It’s never too late to take steps to improve heart health and with World Heart Day on 29th September, there’s no better time to start thinking about your wellbeing. Looking for simple suggestions that are easy to incorporate into your daily routine? You’ve come to the right place…
1. Fat – the facts:
There really is no substitute for a good healthy diet and it’s important to think about the type of fat you’re eating. Replacing saturated fats with unsaturated fats has been shown to lower blood cholesterol. Instead of reaching for that hidden stash of chocolate when you hit that mid-afternoon slump, swap for a handful of delicious walnuts which are a rich source of unsaturated fats – specifically the essential omega-3 (ALA). For something a bit different, try these quick and easy (not to mention moreish) Smoky Rosemary and Chilli Walnuts.
2. Eat a rainbow:
Variety is important, as different coloured fruits and vegetables contain their own unique combination of nutrients. To get the most benefit, try to eat one portion from each colour group. Choose from red, green, yellow, white, purple and orange varieties of fruits and vegetables.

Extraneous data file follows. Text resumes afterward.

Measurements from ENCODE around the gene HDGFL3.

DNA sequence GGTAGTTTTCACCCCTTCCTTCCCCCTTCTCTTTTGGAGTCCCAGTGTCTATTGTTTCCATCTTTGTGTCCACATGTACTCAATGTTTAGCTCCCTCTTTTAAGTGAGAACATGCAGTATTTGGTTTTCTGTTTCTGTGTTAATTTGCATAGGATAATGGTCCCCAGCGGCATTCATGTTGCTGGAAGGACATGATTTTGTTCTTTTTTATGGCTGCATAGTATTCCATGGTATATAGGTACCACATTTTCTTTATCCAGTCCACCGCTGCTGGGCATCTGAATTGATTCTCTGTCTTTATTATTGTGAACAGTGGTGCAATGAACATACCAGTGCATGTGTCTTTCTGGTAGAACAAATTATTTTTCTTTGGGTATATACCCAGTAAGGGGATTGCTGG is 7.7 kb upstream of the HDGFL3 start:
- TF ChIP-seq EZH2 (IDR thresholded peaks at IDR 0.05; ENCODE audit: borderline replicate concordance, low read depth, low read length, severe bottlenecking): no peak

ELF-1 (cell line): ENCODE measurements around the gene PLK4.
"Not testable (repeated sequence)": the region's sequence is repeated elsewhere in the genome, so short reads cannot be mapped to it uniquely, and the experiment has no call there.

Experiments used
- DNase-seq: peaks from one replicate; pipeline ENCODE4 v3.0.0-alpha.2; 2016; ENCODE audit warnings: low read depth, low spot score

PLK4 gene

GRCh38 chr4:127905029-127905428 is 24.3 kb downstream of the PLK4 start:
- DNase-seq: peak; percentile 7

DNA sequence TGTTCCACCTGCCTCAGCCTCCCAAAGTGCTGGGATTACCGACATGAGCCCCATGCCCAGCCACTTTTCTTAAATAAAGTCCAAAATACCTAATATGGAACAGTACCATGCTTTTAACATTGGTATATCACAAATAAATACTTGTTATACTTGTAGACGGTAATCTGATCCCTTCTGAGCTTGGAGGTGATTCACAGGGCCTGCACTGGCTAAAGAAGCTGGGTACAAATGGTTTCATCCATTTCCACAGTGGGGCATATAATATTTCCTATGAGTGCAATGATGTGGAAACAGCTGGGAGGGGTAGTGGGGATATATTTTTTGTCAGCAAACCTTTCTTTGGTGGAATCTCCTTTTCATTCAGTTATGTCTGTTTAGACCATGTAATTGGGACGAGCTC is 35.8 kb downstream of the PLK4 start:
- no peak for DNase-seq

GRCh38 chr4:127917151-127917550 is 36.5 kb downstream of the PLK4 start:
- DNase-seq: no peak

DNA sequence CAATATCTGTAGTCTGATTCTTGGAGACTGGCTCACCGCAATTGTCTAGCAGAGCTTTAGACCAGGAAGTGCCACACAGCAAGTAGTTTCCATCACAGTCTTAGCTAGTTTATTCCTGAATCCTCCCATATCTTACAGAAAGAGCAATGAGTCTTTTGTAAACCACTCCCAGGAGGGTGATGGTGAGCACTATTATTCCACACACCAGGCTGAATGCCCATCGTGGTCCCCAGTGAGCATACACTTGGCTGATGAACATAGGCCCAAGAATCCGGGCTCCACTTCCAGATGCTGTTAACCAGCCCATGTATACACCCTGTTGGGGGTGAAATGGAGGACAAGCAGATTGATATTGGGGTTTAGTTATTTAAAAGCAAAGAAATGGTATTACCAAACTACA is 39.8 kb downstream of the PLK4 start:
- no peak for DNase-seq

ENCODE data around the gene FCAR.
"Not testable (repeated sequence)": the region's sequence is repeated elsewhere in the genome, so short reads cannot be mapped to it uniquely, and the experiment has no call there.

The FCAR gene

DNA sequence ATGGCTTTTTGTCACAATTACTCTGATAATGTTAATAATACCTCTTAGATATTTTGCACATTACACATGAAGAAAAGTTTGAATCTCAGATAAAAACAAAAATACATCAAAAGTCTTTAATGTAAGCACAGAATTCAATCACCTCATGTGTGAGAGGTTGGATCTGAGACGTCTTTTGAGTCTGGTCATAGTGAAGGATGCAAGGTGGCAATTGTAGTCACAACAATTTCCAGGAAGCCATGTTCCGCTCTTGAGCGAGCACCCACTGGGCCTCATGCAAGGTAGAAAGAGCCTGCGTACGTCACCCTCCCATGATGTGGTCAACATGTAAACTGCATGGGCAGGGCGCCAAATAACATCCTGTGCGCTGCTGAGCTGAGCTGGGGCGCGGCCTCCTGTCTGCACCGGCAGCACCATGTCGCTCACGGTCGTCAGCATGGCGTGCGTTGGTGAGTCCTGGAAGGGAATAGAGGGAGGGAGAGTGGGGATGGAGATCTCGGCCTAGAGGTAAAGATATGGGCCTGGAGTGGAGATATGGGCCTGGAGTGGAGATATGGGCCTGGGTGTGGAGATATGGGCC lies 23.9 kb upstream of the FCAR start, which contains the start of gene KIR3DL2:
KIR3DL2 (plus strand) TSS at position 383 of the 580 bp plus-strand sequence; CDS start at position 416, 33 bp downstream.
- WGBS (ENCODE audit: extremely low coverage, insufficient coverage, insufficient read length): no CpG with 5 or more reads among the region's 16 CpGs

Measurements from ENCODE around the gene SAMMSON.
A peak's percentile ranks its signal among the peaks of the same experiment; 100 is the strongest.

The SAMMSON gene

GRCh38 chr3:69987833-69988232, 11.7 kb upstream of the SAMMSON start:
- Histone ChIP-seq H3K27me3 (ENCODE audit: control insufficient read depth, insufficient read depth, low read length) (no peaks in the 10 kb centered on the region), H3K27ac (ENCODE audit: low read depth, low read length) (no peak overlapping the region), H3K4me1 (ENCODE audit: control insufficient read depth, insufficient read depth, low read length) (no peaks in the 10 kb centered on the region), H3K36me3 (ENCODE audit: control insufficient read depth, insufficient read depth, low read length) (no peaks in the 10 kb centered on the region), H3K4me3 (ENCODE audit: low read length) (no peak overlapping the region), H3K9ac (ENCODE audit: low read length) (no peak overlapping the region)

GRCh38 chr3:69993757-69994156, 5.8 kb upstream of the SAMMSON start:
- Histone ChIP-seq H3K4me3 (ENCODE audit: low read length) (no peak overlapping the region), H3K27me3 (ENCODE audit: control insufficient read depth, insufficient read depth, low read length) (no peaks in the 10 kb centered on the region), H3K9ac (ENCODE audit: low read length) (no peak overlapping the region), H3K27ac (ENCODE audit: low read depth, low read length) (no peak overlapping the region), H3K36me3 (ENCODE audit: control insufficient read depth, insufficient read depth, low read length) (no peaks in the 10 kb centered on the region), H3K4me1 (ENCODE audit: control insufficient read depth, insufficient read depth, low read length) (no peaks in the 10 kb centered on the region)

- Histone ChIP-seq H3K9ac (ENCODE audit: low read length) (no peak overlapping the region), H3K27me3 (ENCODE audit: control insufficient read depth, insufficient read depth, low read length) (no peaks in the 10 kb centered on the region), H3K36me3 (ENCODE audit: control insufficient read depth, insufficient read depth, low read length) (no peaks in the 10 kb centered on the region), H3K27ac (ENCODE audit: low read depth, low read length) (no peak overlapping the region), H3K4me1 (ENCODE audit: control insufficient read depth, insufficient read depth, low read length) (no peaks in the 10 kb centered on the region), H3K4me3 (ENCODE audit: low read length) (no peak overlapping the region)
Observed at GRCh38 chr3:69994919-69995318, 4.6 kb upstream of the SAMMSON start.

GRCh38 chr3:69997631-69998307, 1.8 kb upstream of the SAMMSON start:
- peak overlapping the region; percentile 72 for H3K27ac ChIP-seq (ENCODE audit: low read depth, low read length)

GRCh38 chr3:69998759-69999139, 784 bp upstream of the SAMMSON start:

3. Get moving:
We all know that physical activity is good for us, but the recommended 150 minutes a week can be daunting, especially when Netflix is just a remote control away…Try breaking it into smaller sessions throughout the day. For example, take the stairs instead of escalators or walk to the corner shop rather than drive. Every ten minutes counts!
4. Laugh out loud
And no – we don’t mean writing LOL in a WhatsApp. According to the American Heart Association, laughter can decrease stress hormones, reduce artery inflammation and increase HDL (the “good” cholesterol). Now that’s a good reason to laugh with your family and friends every day.
5. Halt the salt
On average in the UK, we eat more than the recommended maximum of 6g a day. Cutting back on salt is important to help avoid high blood pressure. But that doesn’t mean your food has to be bland – experiment with different herbs and spices or citrus instead. If you’re stuck for ideas, the British Heart Foundation offers inspiration here.